The Ukrainian Finance Ministry says it needs $35 billion over the next two years to avoid default. The Finance Minster is Oleksandr Shlapak, a former banker and a representative of Ukraine’s second richest oligarch, Ihor Kolomoisky. The new government is backed by many of Ukraine’s richest billionaires who have been imposed as governors of key towns in the East, whose populations opposed the Maidan“revolution”.
Many of these oligarchs previously backed Yanukovych. They have joined the new government to protect the economic empires they gained by fraud and theft following the collapse of the USSR.
A cabal of billionaires dominates the new government, with no interests other than defending their right to loot the national economy. They will use their influence to vigorously resist any attempt to challenge the monopoly of political and economic power that they have enjoyed for two decades. The idea that they represent in any way a triumph for the battle against corruption is a sick joke.
Almost 80,000 people will be dismissed from the Ministry of Internal Affairs, the Security Service, the Office of the State Guard, and the prosecutor’s office. Given the announcement of a volunteer “national guard”, it is clear that these cuts will purge the state apparatus of those who did not support the “revolution” and make way for the fascists and extreme nationalists who did.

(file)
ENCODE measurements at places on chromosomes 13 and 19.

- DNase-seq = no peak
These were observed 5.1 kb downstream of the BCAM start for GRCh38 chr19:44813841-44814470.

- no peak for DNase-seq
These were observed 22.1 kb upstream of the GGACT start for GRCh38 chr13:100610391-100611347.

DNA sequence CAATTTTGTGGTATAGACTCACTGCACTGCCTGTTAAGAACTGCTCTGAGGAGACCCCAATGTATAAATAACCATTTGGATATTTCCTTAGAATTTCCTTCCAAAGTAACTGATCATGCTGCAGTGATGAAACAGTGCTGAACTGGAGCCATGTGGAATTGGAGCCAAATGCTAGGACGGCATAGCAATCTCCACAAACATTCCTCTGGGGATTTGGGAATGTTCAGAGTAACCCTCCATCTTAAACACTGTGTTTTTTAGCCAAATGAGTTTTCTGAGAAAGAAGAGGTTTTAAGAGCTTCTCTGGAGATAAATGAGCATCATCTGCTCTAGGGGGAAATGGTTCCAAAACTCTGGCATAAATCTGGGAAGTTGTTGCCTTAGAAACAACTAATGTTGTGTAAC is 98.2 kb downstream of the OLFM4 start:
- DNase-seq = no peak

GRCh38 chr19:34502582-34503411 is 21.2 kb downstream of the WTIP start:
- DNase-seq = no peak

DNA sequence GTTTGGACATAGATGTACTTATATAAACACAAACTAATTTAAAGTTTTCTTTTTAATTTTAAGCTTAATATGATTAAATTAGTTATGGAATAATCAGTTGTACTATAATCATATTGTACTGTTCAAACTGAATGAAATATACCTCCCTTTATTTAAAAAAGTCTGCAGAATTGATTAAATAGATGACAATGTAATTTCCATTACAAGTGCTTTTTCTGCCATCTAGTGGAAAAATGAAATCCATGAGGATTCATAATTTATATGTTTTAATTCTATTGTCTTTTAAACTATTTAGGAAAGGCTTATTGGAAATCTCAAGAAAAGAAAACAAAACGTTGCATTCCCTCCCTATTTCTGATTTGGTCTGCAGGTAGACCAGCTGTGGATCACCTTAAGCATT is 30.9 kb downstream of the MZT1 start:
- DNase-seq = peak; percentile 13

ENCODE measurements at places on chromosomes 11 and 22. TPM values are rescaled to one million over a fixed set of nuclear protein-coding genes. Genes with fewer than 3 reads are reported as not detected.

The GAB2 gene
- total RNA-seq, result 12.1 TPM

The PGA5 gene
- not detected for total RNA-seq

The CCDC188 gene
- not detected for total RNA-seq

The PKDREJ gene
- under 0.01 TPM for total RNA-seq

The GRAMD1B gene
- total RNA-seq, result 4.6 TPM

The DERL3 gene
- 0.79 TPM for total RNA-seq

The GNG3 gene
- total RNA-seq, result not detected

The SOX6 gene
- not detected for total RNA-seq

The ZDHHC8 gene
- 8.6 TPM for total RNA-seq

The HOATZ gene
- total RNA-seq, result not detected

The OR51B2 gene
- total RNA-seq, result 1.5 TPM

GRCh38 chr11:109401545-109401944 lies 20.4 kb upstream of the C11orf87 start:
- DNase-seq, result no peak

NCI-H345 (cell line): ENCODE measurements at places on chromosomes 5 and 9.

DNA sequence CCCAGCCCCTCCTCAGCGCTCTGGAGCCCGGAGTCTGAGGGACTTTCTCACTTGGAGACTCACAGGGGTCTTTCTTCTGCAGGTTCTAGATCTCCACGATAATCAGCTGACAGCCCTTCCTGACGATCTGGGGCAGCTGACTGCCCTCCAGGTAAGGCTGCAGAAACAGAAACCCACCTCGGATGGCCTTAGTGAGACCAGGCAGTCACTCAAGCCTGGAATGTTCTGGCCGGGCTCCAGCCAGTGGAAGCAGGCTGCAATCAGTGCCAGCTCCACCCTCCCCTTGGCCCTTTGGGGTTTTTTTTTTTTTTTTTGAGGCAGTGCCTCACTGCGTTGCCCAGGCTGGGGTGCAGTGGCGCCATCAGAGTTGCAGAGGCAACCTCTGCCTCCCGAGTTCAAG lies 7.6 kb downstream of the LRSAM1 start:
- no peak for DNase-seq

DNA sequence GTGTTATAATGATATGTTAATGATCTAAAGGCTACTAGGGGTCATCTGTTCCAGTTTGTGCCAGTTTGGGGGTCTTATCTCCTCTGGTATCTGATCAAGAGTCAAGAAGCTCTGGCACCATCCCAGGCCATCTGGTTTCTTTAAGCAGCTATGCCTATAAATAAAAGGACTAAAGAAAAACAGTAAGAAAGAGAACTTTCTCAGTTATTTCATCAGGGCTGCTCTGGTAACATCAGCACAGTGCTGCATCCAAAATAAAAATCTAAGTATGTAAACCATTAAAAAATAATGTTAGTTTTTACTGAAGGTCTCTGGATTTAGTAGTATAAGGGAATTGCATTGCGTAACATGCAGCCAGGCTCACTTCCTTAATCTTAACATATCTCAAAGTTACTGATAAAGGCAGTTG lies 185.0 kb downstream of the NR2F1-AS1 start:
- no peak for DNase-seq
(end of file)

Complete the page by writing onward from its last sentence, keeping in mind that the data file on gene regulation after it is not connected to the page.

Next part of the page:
The cuts already outlined are only the first wave in a punishing austerity programme designed by the IMF. They will fall almost entirely on the backs of Ukraine’s working class, which is itself disproportionately concentrated in the industrialised Russophone east. Gas prices will rise 50 per cent; other utilities by 40 per cent after the IMF insisted that the price consumers pay for energy should include a healthy margin of profit. Excise duties will rocket by 39 per cent on spirits, 31.5 per cent on tobacco and 42.5 per cent on beer, increasing the already regressive character of taxation and thus further privileging the rich.